By Stuart Corner of IoT Australia
DXC Technology has published a study Beyond Disruption: Australian organisations race to digital transformation success. It underestimates the role of IoT in digital disruption.
To produce the report DXC’s Australian subsidiary, Telsyte, surveyed 447 business and IT decision makers across Australian organisations to gather their views on the impacts and opportunities of digital disruption.
The paper contends: “As we approach 2020, new cloud, 5G, Internet of Things (IoT) and customer experience technologies are set to drive digital transformation even further.”
5G will certainly have a significant role to play in digital transformation but its role will be minimal until at least 2021: network coverage will be limited as will devices and applications.
However IoT, in all its manifestations, will, and already is, playing a significant role in digital transformations.
I was therefore very surprised to see that the only consideration given to IoT in the study is to lump it with 5G and ask questions about “5G and cellular IoT.”
Sixty five percent of respondents said they were already investing in, or considering investing in 5G and cellular IoT “driven by the need to analyse real-time data and develop new business models,” the report said.
“Examples of opportunities include logistics companies tracking and optimising their deliveries, businesses, automatically replenishing customer stock levels and farms attaching IoT devices to cattle to track herd movements.”
It will be quite some time before we see 5G reaching rural areas and many farmers today are using technologies other than “cellular IoT” for their IoT applications because they are beyond even today’s cellular networks.”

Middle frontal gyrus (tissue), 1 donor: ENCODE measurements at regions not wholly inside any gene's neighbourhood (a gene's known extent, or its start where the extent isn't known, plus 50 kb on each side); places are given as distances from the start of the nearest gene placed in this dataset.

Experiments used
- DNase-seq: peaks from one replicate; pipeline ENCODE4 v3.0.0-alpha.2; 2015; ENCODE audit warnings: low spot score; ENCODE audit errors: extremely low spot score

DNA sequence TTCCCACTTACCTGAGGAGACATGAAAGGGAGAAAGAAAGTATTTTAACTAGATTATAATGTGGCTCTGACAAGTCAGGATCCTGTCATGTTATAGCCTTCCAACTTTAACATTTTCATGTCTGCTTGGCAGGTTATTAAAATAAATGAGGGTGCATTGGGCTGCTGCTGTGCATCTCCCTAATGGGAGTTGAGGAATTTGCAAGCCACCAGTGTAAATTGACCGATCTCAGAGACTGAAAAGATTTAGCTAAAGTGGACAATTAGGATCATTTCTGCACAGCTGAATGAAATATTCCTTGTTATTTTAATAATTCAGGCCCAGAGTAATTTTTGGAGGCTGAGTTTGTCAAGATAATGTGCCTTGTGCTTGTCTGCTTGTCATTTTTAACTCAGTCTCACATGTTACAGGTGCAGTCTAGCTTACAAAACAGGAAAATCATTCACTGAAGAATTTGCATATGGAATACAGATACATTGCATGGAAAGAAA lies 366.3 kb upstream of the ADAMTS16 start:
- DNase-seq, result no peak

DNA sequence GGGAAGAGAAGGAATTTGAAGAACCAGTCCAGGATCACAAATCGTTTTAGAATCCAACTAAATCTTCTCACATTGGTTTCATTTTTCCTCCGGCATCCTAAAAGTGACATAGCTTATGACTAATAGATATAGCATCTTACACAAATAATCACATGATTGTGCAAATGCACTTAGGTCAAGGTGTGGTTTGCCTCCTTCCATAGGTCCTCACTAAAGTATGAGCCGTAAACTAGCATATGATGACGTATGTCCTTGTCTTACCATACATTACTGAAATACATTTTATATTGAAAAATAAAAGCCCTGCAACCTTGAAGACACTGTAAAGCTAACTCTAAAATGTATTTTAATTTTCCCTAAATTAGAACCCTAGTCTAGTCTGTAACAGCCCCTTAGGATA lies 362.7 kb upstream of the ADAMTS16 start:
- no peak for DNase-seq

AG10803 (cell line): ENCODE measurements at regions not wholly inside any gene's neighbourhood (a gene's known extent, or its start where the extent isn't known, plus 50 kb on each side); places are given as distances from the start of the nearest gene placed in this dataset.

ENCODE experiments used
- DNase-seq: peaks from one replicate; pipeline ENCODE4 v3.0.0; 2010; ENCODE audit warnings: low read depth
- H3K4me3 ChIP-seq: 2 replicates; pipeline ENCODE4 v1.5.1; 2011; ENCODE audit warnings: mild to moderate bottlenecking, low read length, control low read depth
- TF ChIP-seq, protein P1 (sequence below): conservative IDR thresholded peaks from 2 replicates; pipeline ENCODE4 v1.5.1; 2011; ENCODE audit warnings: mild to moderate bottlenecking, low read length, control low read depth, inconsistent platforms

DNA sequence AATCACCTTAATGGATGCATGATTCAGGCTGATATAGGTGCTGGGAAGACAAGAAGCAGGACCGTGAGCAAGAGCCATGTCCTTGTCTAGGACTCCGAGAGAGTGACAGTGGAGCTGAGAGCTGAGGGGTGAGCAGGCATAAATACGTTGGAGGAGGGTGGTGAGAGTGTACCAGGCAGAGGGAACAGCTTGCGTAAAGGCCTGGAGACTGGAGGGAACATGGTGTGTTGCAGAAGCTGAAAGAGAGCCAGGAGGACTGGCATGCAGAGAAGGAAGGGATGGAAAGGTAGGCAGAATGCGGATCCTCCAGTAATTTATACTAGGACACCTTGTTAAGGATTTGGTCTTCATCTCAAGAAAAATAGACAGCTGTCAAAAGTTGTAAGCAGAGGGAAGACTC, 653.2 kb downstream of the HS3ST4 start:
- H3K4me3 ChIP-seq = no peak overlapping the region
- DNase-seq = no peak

But those are the least of my concerns. Cellular connectivity is but one option to provide the connectivity needed for IoT. There are many others: LoRaWAN, Sigfox, Taggle, fixed networks, WiFi and other short range wireless technologies.
The choice depends on location, availability and application requirements such as data volumes and power.
IoT’s key role in digital transformation
None of these are key to the role of IoT in digital transformation. What’s important is the data provided and how it is used. There’s no end of authoritative views on this.
For example Michele Pelino, principal analyst at Forrester, wrote: “Business stakeholders and CIOs in both B2B and B2C environments are planning and deploying IoT solutions to power digital transformation initiatives to revolutionise customer relationships, enhance operations, and differentiate products.”
Back in 2017, IDC said its study of 2,300 executives across 15 countries, found 48 percent of decision makers had already deployed IoT solutions within their organisations, and another 58 percent indicated that IoT was central to their business strategies.
Also in 2017, Frost & Sullivan proclaimed: ”IoT is the spark that lights the digital transformation fuse.”
So, IoT is central to digital transformation but the DXC study failed to gain any insights into the role of IoT in the digital transformation plans of Australian organisations.
I asked Telsyte CEO Foad Fadaghi why the study had limited its investigation of the role of IoT in digital transformation to “Cellular IoT” and then lumped that in with 5G. He replied: “We are releasing our standalone IoT studies (enterprise and consumer) separately over the next few weeks.”
Fair enough and I shall look forward to what they have to say, but that does not excuse limiting questions about IoT to cellular connectivity if you are trying to gather the views of Australian decision-makers on the impacts and opportunities of digital disruption.
A couple of questions on respondents’ current use of IoT and on how they view it as a component of digital transformation would have done the job.
Stuart Corner is editor of Iot Australia
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